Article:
Top Critic Average
Bravely Default takes care to observe the oeuvres of modern console-based RPGs, too, including elements of game design that have held other handheld titles back in the past.
It’s a shame that the terms “masterpiece” and “genre-benchmark” are thrown around so haphazardly, because when a title that truly personifies those words like Bravely Default comes along, they seem cliche and hyperbolic to use.
In Bravely Default, developer Square Enix has recaptured what made its earlier Final Fantasy games so wonderfully absorbing, while addressing many of the flaws inherent in the genre.
Bravely Default is one of those games that we knew was going to be something special when the first previews started showing up in Japan. The final product is nothing short of Game of the Year material. It may be too early to call it, but for now, it's definitely a front-runner for such distinction.
In conclusion, Bravely Default is quite an engaging game that successfully merges old school mechanics with modern gaming. For 2013, it is easily the best RPG of the year that will keep fans of this genre extremely happy as they join these characters in their fight for freedom.
Bravely Default stands currently as my first big game of the year contender and while there are a few minor missteps along the way, it’s still a giant leap forward for what a traditional JRPG should be in the modern age.
Bravely Default’s decision to transform turns into a currency adds a layer of complexity to classic JRPG combat, and the flexible job system gives you tons of room for customization. Honestly, if you’re a fan of the genre, then there’s little here not to like.
Bravely Default gave me an experience that seemed to put me right back in my bedroom in the middle 1990s, where I'd sit in front of a small Hitachi television set and play the day away with a Super Nintendo controller in hand, so engrossed that I'd forget to eat. It harkens back to a time where we were all in love 16-bit Japanese role-playing games, and couldn't get enough of them.
Bravely Default dares to refresh the classic Final Fantasy formula with quiet yet confident innovations across the board, resulting in one of the best JRPGs of 2013 and a fitting end to a barnstorming year for Nintendo's handheld.
In short, Bravely Default is the Japanese RPG that we've been waiting for. As many JRPG companies cram increasingly bizarre gimmicks, half naked underage-looking girls, or overly convoluted plots into their games, Bravely Default reminds us that it's possible to go back to basics without feeling stale. This classic Final Fantasy-style game is beautifully executed, fun to play, and not to be missed by anybody who has ever loved the JRPG genre.
It’s a brave (geddit?) move on Square-Enix’s part to not stamp Bravely Default with a more popular title, because ironically, Bravely Default is one of the best Final Fantasies in years. Taking the very best of 8/16-bit entries of the series, and bringing them up to date with some beautiful graphics, clever features and engaging gameplay, this is a must for someone looking for a more traditional JRPG. On a system that has been lacking some meaty RPG action, this is a superb combination of old school gameplay with modern day additions that makes for an adventure you don’t want to miss.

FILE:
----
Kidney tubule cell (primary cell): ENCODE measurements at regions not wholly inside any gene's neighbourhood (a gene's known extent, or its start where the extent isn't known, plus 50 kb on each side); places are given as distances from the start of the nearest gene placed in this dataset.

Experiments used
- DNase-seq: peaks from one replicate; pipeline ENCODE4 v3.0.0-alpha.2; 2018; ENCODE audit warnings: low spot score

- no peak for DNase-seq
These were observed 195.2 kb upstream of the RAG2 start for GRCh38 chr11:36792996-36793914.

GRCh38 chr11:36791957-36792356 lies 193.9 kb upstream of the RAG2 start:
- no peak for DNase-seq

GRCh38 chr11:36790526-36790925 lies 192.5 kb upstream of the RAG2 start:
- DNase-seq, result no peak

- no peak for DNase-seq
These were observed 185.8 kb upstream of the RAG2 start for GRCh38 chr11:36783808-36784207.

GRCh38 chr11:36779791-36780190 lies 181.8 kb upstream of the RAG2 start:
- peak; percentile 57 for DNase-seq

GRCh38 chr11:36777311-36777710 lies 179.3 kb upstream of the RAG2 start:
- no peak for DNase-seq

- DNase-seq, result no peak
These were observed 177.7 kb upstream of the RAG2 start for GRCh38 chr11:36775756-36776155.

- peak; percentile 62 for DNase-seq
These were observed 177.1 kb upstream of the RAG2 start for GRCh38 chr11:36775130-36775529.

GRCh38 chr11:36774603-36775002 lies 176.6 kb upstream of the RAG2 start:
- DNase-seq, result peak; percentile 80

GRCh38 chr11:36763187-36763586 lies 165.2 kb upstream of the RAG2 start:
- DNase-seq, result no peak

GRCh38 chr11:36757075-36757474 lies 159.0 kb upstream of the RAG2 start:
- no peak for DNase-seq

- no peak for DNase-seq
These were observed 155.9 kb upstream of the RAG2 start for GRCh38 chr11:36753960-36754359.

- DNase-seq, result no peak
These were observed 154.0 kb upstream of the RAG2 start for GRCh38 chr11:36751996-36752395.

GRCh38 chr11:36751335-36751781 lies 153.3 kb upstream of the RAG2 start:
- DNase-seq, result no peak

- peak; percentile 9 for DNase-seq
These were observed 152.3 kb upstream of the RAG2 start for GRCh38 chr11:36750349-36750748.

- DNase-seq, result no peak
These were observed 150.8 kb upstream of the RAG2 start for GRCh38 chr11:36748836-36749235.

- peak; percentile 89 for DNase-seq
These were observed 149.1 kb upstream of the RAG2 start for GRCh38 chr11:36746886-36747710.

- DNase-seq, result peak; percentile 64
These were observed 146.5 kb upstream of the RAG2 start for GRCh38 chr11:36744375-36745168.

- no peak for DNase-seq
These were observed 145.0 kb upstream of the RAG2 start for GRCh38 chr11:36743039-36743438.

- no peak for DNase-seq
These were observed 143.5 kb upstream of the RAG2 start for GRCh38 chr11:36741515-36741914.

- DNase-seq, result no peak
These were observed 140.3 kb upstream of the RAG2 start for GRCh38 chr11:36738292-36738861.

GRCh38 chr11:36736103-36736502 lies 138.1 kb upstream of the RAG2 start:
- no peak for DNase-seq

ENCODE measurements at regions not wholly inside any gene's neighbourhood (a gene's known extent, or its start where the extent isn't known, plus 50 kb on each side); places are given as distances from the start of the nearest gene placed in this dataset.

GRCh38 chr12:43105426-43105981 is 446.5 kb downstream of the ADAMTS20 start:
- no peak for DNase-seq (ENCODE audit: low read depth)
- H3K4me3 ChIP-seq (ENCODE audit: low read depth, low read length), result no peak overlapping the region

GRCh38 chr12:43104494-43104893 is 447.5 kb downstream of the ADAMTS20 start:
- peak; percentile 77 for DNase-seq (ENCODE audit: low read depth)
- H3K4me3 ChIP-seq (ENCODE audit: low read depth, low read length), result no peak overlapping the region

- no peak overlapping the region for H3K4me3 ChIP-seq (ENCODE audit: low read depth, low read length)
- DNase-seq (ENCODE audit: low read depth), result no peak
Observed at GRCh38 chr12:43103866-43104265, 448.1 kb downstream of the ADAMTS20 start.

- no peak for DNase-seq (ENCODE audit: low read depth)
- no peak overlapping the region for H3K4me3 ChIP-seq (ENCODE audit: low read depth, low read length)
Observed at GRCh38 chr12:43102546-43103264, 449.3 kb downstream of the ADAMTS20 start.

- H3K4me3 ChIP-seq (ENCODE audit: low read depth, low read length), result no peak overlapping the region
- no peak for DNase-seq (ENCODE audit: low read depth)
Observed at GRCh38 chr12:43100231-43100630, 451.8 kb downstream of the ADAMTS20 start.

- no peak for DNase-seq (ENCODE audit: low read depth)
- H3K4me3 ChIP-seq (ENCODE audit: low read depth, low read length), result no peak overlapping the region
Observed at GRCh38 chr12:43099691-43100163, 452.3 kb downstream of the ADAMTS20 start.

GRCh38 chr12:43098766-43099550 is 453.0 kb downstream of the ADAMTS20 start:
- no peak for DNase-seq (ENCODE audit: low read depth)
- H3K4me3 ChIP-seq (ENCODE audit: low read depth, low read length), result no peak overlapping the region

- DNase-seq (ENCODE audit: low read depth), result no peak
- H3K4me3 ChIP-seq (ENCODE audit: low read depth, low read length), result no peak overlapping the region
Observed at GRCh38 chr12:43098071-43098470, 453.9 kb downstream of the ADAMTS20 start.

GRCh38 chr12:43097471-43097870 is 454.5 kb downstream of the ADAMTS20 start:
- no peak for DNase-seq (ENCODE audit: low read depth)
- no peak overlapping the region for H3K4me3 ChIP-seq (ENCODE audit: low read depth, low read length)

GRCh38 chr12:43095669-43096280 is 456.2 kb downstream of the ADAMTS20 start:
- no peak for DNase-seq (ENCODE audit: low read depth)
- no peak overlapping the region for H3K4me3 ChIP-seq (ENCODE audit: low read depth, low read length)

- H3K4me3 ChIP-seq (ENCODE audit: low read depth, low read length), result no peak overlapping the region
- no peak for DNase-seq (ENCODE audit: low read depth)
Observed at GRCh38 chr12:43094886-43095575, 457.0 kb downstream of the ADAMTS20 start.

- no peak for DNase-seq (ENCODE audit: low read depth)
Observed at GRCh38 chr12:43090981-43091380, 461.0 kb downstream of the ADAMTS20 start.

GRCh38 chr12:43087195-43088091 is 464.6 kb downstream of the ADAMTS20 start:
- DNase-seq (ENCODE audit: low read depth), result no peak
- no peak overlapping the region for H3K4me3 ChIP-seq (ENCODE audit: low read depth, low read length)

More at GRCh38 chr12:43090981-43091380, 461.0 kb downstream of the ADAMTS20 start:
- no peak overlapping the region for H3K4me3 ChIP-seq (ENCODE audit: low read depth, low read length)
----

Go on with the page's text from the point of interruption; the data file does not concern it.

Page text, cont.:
Bravely Default is an RPG for everyone. Its configuration and customization possibilities make it a great choice to be someone's first RPG or 500th RPG. It has a story that starts out cliché but ends up leaving a lasting impression, gameplay that stays interesting for triple-digit hours, a blend of innovation and tradition, graphics and music that please the eyes and ears, and when it's all over, left me with a feeling well beyond satisfaction.
There’s much to be said in praise of Bravely Default, perhaps too much to fit into a single review. What must be relayed, however, is that Bravely Default stands as an absolute triumph of both game design and the reinvigoration of old concepts, claiming its rightful place as a giant in the JRPG genre that will surely be remembered as a classic in years to come. Any 3DS owner with even a fleeting interest in role-playing games and a desire to get lost in an incredible, engaging adventure would be doing themselves a huge favour by picking up Bravely Default without delay.
Bravely Default is a joy to play for old school JRPG fans. The music, graphics and mechanics all blend together perfectly and it continues in a already strong lineup of RPGs on the 3DS. This little handheld is becoming quite the powerhouse for these kind of games.
Bravely Default: Where the Fairy Flies is a bit of a return to form, albeit hopefully the rule rather than the exception when it comes to Square-Enix’s future. It is surprisingly adept at fusing classic RPG ingredients with novel refinements, and plus, it wields a story which at first appears traditional but eventually grows horns and attacks you. Its shameless implementation of 90s-era mechanics and design does mean that participants will need to have a love for conventional JRPGs—and perhaps a bit of patience to endure the homogeneity of the first part of the game—but beyond that, Bravely Default is a great experience.